Significant job losses jolt Bay Area industries

Meera Balaji and Hatim Saifee

The housing crisis in the Bay Area is a prevalent local topic of concern, as buying and renting costs rise exponentially and market values increase. Nevertheless, recent job losses in the Bay Area have come as a surprise to many. In September alone, more than 4,700 individuals lost their jobs, the highest monthly statistic recorded in seven years. As a result, some view this as the start of the Bay Area economy’s transition into its previous recessional state of 20078. Others feel that it may not have an effect presently and believe that the downward trend must continue in order to foretell the final outcome.

A massive job-loss phenomenon last occurred in 2008, during the recession that caused the economy to collapse. Layoffs and downsizing were omnipresent within every sector, drastically increasing foreclosures and widening the income gap in San Francisco more than in any other U.S. city from 2007 to 2012.

For the past five years, the Bay Area increased the number of technology related jobs, but at a slower rate. Compared to those of the first few months of 2016, the rates at which jobs increased were significantly slower in the early months of 2017. Some analysts believe that the tech industry has reached its saturation point, with no more employees needed due to more efficient workspaces and artificial intelligence machines.

“I think jobs are slowly going to transition,” said senior Avinash Jain. “People are realizing that a lot of the labor-intensive jobs that usually were sought after are now being done more cheaply and more efficiently by robots and technology.”

For instance, Santa Clara County lost 7,900 jobs this September, according to the San Jose Mercury News. This is a stark contrast to its economic growth in 2016, where the county produced about 2,600 opportunities per month.

As business employment slows down, many jobs in the support and service field have been decreasing rapidly. The field encompasses healthcare, hotel and restaurant management. Its hospitality sector lost 500 jobs and administrative services lost 800 jobs. According to recent reports, the area has lost 1,800 jobs in the industry, with 1,200 jobs lost in September alone.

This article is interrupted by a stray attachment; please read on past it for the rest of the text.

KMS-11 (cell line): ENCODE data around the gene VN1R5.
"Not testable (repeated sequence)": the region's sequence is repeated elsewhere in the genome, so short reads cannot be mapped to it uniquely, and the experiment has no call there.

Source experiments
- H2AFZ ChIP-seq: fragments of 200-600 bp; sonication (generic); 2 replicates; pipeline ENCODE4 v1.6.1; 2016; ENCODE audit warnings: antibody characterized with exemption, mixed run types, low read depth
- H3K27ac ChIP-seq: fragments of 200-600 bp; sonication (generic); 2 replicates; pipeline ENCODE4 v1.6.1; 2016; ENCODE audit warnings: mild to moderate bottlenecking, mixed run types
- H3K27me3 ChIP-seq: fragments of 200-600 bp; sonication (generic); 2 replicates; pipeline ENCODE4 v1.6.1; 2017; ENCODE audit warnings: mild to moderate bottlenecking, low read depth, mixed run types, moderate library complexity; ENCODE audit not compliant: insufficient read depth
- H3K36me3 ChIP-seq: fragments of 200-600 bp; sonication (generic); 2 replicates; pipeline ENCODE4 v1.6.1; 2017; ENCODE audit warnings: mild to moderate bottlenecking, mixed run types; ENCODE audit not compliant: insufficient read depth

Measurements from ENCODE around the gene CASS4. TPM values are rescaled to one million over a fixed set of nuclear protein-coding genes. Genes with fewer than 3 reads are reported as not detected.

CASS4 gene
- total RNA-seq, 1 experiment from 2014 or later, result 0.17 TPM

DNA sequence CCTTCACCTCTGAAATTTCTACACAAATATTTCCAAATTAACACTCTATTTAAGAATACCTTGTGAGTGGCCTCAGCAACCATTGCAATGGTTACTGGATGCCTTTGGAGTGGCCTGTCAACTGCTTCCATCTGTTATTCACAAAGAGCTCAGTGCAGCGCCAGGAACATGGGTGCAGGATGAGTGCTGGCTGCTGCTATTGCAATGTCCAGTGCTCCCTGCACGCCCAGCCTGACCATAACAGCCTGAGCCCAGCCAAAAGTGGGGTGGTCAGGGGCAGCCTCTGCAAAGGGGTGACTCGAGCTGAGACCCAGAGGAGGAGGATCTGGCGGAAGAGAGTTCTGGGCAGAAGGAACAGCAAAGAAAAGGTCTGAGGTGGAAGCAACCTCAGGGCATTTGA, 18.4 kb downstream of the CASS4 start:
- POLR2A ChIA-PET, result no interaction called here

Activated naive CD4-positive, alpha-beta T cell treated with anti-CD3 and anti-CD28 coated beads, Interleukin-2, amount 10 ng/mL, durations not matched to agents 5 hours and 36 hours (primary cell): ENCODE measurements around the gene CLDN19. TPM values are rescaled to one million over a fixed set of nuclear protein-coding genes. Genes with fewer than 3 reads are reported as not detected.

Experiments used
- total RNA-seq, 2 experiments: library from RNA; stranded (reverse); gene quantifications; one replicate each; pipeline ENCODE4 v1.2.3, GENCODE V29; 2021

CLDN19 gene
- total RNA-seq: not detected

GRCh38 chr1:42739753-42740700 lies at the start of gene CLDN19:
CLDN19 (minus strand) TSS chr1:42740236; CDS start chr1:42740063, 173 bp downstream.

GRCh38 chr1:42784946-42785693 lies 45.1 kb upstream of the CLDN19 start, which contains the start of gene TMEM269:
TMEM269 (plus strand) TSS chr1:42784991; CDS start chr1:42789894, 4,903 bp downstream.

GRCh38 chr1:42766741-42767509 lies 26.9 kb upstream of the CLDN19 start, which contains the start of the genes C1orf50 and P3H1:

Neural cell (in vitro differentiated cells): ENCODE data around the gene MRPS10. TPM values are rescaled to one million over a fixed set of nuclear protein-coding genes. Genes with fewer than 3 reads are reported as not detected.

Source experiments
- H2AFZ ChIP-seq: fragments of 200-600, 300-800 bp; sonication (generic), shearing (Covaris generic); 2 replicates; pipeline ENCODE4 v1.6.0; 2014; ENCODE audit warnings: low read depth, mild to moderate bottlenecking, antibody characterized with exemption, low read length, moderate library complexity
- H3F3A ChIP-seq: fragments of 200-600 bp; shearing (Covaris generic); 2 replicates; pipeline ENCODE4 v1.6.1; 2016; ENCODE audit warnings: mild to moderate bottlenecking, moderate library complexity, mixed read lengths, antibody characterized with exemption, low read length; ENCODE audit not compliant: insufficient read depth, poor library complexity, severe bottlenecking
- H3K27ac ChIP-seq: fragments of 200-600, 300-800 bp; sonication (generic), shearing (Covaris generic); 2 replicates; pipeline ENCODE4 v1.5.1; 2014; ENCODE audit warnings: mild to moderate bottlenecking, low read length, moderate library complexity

“When I was working for a CPA firm,” said business teacher Andrea Badger, “we had a huge layoff after my first year because they had hired too many people at my level, because they were predicting that businesses in the year 2000, things were booming and then it went somewhat stagnant, and they hired based on continual growth. And so there wasn’t as much demand. So a lot of my friends got laid off.”

Due to the local economy’s focus on promoting high paying jobs in the tech and financial industries, there is an underlying hostility toward middle-class families and various industries are moving toward other areas in the country where it is remarkably easier to lead an affluent lifestyle. As the cost of living in the Bay Area increases, workers in the service sector face financial challenges as they struggle to afford necessities such as rent, food and health care caused by skyrocketing real estate prices. This leads to an inability to live near their workplaces and thus causes longer commutes in the morning. This trend is exemplified through the relocation of many service jobs originally in the Bay Area to Las Vegas.

“Many people in this area don’t have a lot of savings because it is so expensive to live here,” said Badger. “Where job loss cannot be too bad because they have time to find a job, I’m worried that that time here is very short.”

Without a stable service sector, the dependent technology and automobile industries will decline. While this is not an issue yet, it is currently a growing concern. Within the automobile industry, Chevron axed 500 jobs in the Bay Area alone in the summer of 2015, struggling to maintain its spot as the Bay Area’s 20th largest employer.